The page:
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Review: “The Impossible” (****½)

Tom Holland stars in “The Impossible”

The harrowing true story of the Alvarez family’s survival of and reunion following the 2004 Indian Ocean tsunami makes a most compelling basis for a film. I imagine that it didn’t take Juan Antonio Bayona very long to stake out his plans after hearing such an incredible tale. The Alvarez family becomes the Bennett family through the performances of Ewan McGregor, Naomi Watts, Tom Holland, Samuel Joslin and Oaklee Pendergast.

I’ll be the first to admit to my stone-hearted nature. I’m more inclined to be moved by a film’s trailer than I am during the film itself, and that usually has to do with a sweeping orchestral piece used to maximize the editor’s intended effect. “The Impossible” marks the first film to ever make me cry as an adult. I left the cinema with my eyes rung out dry and my heart a soggy mess.

It’s hard to say what I found to be the biggest takeaway from “The Impossible.” The performances, the direction and the production design are all in top form. Watts and McGregor act as deeply and naturally as any parents would if their family were ripped apart in a sudden, unexplainable natural disaster. Tom Holland, as the oldest son, sure is a great find. He might shed less tears than the other main players, but is most definitely the heart of the film. Geraldine Chaplin, Sönke Möhring and Ploy Jindachote appear as friendly faces in small and simple, but affecting roles.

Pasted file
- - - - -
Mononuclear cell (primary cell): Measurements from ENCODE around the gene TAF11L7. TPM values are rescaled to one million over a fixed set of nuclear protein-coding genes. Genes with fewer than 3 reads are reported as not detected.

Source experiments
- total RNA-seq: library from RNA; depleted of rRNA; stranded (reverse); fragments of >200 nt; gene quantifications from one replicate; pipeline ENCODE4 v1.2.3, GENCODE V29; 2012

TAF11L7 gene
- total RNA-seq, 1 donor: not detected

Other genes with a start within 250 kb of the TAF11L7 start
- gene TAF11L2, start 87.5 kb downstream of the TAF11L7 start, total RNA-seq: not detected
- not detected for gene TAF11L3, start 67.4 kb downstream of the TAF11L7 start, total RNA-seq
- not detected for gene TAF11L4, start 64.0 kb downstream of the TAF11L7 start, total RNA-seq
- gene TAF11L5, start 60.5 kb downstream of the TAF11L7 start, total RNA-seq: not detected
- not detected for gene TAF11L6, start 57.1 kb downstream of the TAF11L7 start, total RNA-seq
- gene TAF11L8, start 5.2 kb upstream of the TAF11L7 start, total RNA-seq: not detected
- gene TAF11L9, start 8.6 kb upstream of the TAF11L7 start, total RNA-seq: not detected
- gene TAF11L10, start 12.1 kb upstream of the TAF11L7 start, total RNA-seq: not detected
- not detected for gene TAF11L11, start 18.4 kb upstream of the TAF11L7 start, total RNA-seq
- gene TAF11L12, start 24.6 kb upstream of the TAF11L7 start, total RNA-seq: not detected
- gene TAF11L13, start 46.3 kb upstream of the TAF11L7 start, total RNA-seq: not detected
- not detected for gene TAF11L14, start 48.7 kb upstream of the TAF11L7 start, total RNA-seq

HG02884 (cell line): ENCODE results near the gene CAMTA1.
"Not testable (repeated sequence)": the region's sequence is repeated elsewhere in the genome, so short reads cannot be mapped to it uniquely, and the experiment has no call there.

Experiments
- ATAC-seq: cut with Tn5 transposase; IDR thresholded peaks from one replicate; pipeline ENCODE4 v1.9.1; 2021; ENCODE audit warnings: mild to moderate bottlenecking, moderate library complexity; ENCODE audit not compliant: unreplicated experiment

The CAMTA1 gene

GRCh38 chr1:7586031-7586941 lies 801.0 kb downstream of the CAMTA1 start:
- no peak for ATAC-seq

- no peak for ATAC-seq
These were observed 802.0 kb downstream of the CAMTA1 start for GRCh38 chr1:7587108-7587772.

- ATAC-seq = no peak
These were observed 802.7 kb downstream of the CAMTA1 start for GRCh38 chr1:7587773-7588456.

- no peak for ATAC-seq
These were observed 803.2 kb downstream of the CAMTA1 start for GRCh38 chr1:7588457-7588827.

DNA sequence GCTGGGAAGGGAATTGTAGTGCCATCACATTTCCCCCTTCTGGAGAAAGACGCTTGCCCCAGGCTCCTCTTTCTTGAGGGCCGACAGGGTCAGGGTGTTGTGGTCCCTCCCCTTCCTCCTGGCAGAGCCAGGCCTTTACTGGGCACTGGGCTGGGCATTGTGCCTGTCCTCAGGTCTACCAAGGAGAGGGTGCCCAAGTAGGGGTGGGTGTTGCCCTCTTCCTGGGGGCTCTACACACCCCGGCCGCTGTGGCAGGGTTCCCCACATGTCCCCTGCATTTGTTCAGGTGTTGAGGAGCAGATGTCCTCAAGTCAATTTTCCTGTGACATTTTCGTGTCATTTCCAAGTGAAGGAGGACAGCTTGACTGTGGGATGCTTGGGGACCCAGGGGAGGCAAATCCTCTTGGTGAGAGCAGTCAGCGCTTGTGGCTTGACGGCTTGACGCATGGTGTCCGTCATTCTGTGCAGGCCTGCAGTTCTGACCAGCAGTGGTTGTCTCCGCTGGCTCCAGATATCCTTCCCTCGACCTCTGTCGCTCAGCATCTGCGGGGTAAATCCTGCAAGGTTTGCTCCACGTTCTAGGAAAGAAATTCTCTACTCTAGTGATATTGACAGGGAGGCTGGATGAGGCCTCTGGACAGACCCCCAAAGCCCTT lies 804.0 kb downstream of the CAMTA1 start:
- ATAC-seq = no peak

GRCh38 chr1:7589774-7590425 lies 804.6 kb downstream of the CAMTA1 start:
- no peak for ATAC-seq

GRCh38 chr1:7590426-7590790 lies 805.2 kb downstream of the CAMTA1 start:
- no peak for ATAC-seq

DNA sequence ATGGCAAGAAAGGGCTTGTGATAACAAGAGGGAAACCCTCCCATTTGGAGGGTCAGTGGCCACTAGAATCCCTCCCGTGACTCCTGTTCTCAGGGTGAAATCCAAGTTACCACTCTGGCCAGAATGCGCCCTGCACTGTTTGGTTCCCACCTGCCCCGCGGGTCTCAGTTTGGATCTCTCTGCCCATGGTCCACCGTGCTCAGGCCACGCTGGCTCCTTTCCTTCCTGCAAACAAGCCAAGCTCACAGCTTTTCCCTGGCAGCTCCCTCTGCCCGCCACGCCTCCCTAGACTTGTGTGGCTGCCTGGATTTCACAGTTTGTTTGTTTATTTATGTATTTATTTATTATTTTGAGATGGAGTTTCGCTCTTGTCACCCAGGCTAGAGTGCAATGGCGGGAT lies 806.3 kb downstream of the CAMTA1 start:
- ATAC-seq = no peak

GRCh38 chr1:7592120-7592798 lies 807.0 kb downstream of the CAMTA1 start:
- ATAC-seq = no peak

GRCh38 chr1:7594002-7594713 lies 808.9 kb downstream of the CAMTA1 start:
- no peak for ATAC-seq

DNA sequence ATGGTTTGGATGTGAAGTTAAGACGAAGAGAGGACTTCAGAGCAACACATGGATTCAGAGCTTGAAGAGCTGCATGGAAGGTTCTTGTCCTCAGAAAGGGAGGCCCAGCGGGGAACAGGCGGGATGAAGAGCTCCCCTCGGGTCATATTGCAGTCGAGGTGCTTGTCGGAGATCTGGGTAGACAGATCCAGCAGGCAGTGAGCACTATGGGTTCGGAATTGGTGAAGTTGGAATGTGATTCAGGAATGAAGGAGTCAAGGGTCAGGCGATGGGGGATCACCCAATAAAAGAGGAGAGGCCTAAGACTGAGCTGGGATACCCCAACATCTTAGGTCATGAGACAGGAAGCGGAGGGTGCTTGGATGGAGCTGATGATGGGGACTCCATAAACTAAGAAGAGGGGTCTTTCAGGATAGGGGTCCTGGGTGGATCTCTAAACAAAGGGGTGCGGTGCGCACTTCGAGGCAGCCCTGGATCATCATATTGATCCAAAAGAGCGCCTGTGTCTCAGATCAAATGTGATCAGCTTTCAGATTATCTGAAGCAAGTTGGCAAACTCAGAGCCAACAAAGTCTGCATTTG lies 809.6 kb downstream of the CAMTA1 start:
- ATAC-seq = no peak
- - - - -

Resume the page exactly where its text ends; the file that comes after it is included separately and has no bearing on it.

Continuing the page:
I won’t confess to having been a fan of Bayona’s first film, “The Orphanage,” but I do remember being impressed with the director’s pronounced style. “The Impossible” marks no change of pace, but definite progression for Bayona; his artistry all the more vivid and polished. Under the hand of Bayona and the director of photography, Óscar Faura, the camera maintains a glassy equilibrium amidst the pandemonium. The frequent long, swift tracking shots are some of the most beautiful of the season. Bayona and Faura together have a bold eye, making the most of both high contrast and soft light. Fernando Velázquez’ beautiful score is a perfect compliment to the film’s momentum. As a side note, how “The Impossible” missed out on the bake-off for the Best Visual Effects Oscar is beyond me.

A story set amidst such catastrophe and loss, “The Impossible” is a breathless appeal for hope. Bayona’s skilled direction and a gifted cast make sure there are no loose seams or hanging threads. Naomi Watts earned a requisite Oscar nomination for Best Actress, but more of a studio push could have garnered the film the consideration it deserves across the board.

4.5 out of 5 stars.


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